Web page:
LONDON -- Lord Callaghan of Cardiff, the affable, self-educated sailor's son who rose from poverty to become prime minister in the dying years of consensus politics in postwar Britain, died Saturday on the eve of his 93d birthday, his family said.
James Callaghan died at his family home in East Sussex County, south of London, 11 days after the death of Audrey, his wife of 67 years, a family spokeswoman said. Cause of death was not given.
Lord Callaghan, who entered Parliament as a Labor Party lawmaker in 1945, was prime minister from 1976 to 1979. He was the only British politician to hold, at different times, the four posts of prime minister, Treasury chief, foreign secretary, and home secretary.
Lord Callaghan succeeded Harold Wilson in April 1976 and governed until May 1979, when strikes, financial crises, and party divisions cost him the election against Margaret Thatcher's Conservative Party.
The ascent of ''Sunny Jim" to become the country's fourth Labor prime minister took a combination of stamina, unflappability, and an instinct for the middle road.
The stooped, bespectacled 6-footer was 64 when he inherited a quarreling party -- barely clinging to a parliamentary majority -- and an economy battered by double-digit inflation, rising wages, and a plummeting pound.
Many saw Lord Callaghan as simply a caretaker, minding the store until the Thatcherites moved in with their free-market, union-bashing doctrines.
Yet in two years, helped by the North Sea oil bonanza and $4 billion in bailout loans, the sterling recovered, inflation retreated to a single digit, and most workers voluntarily restrained wage demands.
As Britain returned to the black again, Lord Callaghan approached the 1979 election running neck-and-neck with the Tories.
But in late 1978, the unions, fed up with wage restraints, launched their ''winter of discontent." Strikes left bodies unburied, garbage uncollected, trains paralyzed, cancer patients without hospital care, and children locked out of classrooms.
Lord Callaghan stuck to his mild-mannered style. Returning from a summit in the Caribbean, he remarked, ''I do not feel there is mounting chaos."
But that was not what the public wanted to hear. It wanted strong, decisive government, and the following year Margaret Thatcher ousted Lord Callaghan with a comfortable majority.
Like Sir Winston Churchill, Lord Callaghan never attended college, saying he took his degree at ''The University of Life."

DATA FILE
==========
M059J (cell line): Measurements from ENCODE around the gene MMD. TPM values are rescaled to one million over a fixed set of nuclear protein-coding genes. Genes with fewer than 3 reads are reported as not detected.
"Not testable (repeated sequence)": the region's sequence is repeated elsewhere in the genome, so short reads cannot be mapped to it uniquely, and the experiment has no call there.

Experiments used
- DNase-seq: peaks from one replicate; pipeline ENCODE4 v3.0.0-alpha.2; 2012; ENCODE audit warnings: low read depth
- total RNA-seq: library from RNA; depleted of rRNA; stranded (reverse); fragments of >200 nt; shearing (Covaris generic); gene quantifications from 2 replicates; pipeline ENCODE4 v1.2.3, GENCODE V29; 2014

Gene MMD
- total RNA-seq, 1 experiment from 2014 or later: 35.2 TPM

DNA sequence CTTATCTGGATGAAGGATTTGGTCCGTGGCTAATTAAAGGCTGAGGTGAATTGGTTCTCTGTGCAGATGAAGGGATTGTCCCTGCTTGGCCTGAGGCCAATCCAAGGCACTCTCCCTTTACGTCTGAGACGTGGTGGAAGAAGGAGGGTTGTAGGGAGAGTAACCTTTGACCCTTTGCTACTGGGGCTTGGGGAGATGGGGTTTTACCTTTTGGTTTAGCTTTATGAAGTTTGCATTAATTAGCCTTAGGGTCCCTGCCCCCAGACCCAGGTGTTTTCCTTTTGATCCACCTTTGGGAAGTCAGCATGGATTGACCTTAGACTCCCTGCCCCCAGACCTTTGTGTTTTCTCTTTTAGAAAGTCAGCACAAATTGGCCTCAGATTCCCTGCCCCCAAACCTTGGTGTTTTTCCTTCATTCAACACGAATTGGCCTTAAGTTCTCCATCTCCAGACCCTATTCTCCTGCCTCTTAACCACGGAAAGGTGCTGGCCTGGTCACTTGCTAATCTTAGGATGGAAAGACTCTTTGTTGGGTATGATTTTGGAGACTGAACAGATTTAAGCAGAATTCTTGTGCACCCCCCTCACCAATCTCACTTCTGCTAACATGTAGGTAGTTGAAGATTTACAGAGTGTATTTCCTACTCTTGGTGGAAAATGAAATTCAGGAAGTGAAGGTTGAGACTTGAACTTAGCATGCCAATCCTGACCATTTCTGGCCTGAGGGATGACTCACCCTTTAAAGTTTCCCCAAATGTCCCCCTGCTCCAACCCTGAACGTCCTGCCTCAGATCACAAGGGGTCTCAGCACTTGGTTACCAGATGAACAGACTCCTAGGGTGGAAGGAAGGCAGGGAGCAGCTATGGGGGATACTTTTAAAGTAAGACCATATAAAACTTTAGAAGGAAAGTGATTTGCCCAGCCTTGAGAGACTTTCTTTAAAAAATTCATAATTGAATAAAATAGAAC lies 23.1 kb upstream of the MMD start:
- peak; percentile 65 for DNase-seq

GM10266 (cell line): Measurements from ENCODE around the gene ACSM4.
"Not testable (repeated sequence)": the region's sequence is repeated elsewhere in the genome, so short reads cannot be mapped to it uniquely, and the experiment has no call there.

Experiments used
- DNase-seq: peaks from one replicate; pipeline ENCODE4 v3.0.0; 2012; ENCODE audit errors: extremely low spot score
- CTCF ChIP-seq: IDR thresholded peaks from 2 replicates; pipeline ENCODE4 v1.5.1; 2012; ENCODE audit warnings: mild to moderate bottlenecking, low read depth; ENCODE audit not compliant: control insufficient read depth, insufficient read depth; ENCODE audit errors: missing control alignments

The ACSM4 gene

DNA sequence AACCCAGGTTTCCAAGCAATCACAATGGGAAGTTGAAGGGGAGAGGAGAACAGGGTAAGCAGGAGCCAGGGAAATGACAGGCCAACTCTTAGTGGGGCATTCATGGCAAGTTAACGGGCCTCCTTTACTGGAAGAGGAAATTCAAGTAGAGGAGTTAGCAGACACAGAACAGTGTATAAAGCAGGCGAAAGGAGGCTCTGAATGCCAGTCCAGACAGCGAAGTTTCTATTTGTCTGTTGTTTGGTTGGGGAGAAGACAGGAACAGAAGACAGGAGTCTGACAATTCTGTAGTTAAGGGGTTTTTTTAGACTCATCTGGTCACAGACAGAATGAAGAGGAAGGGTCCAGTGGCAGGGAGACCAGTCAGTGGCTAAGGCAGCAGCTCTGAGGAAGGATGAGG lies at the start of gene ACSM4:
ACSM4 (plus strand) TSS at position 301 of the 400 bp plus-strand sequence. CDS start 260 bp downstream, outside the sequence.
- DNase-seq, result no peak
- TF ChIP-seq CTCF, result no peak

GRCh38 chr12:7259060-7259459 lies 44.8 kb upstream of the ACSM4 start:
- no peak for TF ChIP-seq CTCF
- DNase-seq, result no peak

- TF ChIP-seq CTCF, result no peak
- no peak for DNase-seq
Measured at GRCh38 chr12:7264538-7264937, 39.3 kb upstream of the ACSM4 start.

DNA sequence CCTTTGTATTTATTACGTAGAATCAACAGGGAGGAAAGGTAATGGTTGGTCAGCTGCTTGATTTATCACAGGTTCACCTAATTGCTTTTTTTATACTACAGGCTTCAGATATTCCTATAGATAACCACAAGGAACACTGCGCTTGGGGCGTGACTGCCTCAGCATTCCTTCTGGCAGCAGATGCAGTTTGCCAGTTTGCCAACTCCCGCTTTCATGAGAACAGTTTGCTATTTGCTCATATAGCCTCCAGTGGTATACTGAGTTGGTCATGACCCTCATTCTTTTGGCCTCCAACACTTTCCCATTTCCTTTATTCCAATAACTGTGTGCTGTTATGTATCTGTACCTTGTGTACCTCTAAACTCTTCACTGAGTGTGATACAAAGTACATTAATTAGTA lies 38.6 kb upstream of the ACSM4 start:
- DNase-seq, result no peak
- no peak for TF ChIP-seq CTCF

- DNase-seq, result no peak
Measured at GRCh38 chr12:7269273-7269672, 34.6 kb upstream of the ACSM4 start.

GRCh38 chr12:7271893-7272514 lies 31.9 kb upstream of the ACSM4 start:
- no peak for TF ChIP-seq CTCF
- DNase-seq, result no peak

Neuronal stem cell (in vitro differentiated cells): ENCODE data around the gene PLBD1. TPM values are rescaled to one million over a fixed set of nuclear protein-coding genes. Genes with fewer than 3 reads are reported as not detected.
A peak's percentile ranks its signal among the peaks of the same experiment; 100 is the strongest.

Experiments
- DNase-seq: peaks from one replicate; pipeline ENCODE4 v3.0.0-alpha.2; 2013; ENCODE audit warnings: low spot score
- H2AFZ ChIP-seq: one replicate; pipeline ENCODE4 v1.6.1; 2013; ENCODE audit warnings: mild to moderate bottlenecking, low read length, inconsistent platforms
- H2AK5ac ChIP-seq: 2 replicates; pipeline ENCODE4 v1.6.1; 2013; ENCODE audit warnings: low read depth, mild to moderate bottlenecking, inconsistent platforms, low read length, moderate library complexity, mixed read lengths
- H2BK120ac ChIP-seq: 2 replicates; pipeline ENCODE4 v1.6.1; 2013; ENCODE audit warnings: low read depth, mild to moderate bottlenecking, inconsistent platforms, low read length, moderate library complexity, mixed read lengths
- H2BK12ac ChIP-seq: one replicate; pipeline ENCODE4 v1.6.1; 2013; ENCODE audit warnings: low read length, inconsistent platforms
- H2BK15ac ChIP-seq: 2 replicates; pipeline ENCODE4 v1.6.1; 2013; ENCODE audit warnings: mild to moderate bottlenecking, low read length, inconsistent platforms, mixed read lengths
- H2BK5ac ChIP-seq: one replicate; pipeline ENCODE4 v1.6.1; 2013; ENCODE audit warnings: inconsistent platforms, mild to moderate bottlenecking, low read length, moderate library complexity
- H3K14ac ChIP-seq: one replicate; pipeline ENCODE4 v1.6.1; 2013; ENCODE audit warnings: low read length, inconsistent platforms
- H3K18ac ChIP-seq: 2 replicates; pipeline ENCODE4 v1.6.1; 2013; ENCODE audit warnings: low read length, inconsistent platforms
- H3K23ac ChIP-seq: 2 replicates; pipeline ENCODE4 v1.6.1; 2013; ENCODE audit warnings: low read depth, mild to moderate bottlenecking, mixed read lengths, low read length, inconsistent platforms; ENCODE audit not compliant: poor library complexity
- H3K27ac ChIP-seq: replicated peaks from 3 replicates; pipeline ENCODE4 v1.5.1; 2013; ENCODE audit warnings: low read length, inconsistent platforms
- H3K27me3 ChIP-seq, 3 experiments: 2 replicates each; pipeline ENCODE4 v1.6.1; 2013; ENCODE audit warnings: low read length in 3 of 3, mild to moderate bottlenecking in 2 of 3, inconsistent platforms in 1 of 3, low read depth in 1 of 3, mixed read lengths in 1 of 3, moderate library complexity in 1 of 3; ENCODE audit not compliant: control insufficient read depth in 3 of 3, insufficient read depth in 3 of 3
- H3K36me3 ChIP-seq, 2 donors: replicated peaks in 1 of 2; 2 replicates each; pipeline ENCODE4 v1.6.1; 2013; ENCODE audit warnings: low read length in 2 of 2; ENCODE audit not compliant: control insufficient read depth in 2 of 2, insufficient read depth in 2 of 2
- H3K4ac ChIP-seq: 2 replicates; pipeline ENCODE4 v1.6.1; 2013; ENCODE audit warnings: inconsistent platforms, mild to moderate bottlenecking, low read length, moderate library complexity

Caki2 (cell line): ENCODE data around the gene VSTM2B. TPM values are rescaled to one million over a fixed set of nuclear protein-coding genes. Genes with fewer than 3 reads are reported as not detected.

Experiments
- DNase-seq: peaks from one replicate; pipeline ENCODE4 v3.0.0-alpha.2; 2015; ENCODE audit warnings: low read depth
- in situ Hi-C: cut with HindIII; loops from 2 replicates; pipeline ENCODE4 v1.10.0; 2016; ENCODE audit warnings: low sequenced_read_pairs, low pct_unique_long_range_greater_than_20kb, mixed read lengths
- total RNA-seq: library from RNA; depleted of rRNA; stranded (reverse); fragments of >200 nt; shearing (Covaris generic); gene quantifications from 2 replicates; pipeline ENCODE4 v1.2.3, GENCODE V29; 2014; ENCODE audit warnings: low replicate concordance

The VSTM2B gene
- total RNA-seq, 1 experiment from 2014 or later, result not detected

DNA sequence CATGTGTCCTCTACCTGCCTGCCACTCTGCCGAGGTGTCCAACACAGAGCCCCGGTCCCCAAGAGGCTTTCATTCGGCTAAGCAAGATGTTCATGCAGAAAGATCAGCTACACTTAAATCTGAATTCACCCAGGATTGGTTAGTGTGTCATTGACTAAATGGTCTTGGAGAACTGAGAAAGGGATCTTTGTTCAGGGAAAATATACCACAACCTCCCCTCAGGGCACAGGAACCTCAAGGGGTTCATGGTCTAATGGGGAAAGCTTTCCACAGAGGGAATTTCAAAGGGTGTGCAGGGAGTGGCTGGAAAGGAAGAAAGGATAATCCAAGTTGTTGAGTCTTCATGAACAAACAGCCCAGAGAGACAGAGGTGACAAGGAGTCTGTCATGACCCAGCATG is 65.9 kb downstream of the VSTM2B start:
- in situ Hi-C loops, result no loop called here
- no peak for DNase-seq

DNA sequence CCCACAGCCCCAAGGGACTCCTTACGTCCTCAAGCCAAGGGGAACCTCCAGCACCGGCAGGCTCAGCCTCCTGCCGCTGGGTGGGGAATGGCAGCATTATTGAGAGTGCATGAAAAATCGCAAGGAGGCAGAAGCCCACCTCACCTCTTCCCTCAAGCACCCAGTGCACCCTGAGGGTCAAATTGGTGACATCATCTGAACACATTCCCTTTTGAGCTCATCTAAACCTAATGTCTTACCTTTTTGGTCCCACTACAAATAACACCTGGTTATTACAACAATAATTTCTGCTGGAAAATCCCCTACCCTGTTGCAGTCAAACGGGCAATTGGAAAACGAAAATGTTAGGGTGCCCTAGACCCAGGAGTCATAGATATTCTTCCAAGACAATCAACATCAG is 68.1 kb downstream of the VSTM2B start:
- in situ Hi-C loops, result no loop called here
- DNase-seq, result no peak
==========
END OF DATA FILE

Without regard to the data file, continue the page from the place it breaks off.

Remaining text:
His central themes were to align British interests with Washington rather than Europe and to maintain nuclear deterrence while working for arms control.
Lord Callaghan enjoyed considerable stature abroad. President Carter and Chancellor Helmut Schmidt of West Germany often consulted him, and Henry Kissinger called him ''one of the most underrated people I know. I consider him a truly wise man, a man who grows the longer you know him."
Leonard James Callaghan was born March 27, 1912, in Portsmouth to a Catholic father and Baptist mother.
His father died when he was 9, plunging the family into poverty. They received no pension until Labor came into office in 1931 and paid the Callaghans a weekly pension of 10 shillings (then worth about $2). ''After that we were Labor for life," he recalled.
After dropping out of school at 16, he went to work in a tax collection office and became involved in union affairs.
He married teacher Audrey Moulton in 1938.
After naval service in World War II, Lord Callaghan stood for election in Cardiff and was swept in with Labor's landslide majority in 1945. Within two years he was a junior minister.
He loyally obeyed Wilson in refusing to devalue the pound and was proved right. He acceded to Catholic appeals to send the army into Northern Ireland in 1969 to protect them against Protestant mobs, but warned them then: ''I can send the army in, but I'll have the devil of a time getting it out again." The troops are still there.
In 1972, he sought the prestigious presidency of the International Monetary Fund. But France vetoed him and he stayed in politics. Wilson then suddenly resigned, and on April 5, 1976, the party anointed Lord Callaghan rather than Michael Foot.
As a man well acquainted with union politics, Lord Callaghan seemed a better choice than the more left-wing Foot, although his moderate socialism often infuriated colleagues.
''Jim, you're not God, you know. I'm not even sure you're a socialist," left-wing veteran Eric Heffer once growled at him.
Callaghan insisted he was as good a socialist as any. ''I hate injustice," he said. ''I've known it from the worm's-eye view."
In 1980, he gave up the party leadership to Foot. In 1985, he resigned from Parliament and was elevated to the House of Lords.